Commoning during the BIP in Helsinki
Voices from the organisers and participants (Sandra Bos, Kaisa Kanerva & Sarah Dobjani) of the Blended Intensive Program in Helsinki in 2022.
Sandra Bos, Amsterdam University of Applied Sciences:
A week of Interdisciplinary and international commoning took place from 3-7 May at Metropolia, Helsinki. Here 40 students, 8 lecturers and 12 stakeholders of the prepared design challenges gathered for the first Erasmus Blended Intensive Programme (BIP) of our U!REKA Lab: Urban Commons. And it sure was intensive – and blended. Prior to this week in Helsinki the master and bachelor students from about 10 different countries met during two webinars and worked in mixed groups on case studies concerning commons initiatives in their own city or country. This made it easier to start the intensive course: people already knew the basics of urban commons and they knew each other.
The programme contained every day a series of well selected lectures on different aspects of (Finnish) commoning. After lunch it was time for the working groups. Each group had been given an urban commons design challenge in the city of Helsinki (communal gardening, livable streets, multicultural services, gamified co-housing), where they would apply the design principles of urban commons. In 3 days’ time the students of among others urban planning, land surveying, architecture, urban management, public administration, social work, and civil engineering worked hard on implementing the principles of urban commons in their case studies. And this was not easy! The canvas of Martijn de Waal helped to ask the right questions and to structure the process. But how to select possible interventions and have interviews with local stakeholders? Thanks to the mix of expertise of the students, the critical input of the teachers (Kaisa, Barbara, Iva, Angelika, Stan, Martijn and Sandra) and the stakeholders they managed to come to very creative and useful outcomes. In organizing the commons, digital means as apps and Facebook were used to bring people together. The presentations showed the added value of commoning especially in social (contact, mutual respect) and ecological fields.
During our ‘leisure’ time we went on excursion to special historical and commons places in Helsinki: fortresses, sauna and commons gardens. We have seen, enjoyed and discussed them all! Thanks to the wonderful organization and hospitality of Metropolia and especially Kaisa Kanerva, we had a special, instructive and pleasant week in which we have learned a lot from Helsinki and from each other. Hopefully we have in return enriched Helsinki with our ideas and designs regarding urban commons.
Kaisa Kanerva, Metropolia University of Applied Sciences:
Indeed you have! For example Metropolia University of Applied Sciences will use the material that students have created about a communal garden on Myllypuro campus for fundraising applications already this year. Negotiations about implementing suggestions that students created in order to get more livable streets in Kallio are going on with the City of Helsinki, where e.g. New European Bauhaus or participatory budgeting can be possible means for it. Ministry of the Interior is currently in the process of developing its services for the Ukrainian refugees, and students’ service proposals will therefore be scrutinized. Students, who planned the future of the Pukinmäki real estate for gamified co-housing, got into the local newspaper already during their site visit and there will still be a new article about their designs, which will surely shed more light to the plans of the city for this property. Great work in such a short time!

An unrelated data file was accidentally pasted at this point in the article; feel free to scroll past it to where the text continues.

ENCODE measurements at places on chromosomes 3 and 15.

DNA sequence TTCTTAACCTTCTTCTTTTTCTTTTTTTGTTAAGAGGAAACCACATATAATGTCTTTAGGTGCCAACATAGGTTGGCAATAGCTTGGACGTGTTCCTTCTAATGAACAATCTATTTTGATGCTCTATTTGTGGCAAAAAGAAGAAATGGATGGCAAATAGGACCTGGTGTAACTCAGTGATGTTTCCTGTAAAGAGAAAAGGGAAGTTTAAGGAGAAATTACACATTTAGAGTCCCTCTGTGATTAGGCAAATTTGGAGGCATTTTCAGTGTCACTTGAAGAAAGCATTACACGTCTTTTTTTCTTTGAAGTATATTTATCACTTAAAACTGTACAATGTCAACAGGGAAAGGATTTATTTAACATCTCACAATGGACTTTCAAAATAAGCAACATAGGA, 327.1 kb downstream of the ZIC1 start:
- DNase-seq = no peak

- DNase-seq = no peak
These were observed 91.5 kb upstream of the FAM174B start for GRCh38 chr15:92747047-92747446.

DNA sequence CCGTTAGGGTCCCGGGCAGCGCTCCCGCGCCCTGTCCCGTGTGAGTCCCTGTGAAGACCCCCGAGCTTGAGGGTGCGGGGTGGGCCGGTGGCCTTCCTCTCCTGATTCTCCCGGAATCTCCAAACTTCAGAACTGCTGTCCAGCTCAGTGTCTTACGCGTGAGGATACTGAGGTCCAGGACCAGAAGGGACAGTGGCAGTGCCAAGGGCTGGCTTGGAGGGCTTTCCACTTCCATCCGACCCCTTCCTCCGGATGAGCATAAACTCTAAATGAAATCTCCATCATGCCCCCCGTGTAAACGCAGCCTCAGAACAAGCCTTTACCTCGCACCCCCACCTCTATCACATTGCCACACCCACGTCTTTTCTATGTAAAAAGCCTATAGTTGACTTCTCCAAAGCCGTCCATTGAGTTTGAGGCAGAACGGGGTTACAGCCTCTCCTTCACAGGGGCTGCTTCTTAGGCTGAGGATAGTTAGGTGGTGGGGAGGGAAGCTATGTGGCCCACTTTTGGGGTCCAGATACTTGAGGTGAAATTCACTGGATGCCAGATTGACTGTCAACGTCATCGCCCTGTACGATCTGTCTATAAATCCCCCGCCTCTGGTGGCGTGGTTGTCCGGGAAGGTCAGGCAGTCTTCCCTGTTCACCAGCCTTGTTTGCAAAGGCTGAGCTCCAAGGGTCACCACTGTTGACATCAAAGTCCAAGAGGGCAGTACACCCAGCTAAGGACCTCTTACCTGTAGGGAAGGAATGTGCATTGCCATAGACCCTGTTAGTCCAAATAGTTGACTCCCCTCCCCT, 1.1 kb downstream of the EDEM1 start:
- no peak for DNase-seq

Sarah Dobjani, Frankfurt University of Applied Sciences:
Coming from Albania, a country with a communist past, this workshop was like a breath of fresh air to say the least. For 45 years Albania was under a harsh authoritarian regime masked as communism, where the basic principles were equality among citizens and the eradication of private property. Therefore, nowadays, most of Albanians associate collectivism with dictatorship and society has shifted in the direction of individualism. In fact, if this workshop was held now in Albania, it would for sure cause a lot of controversies, as Albanians feel very defensive when it comes to owning something collectively, as they feel this deprives them from their right of private property. For me it was inspiring to see that urban commons can actually work in a democratic setting. Moreover, the many examples that we were presented with, showed the power that people can have if they unite, that leads to real change if the intentions are pure.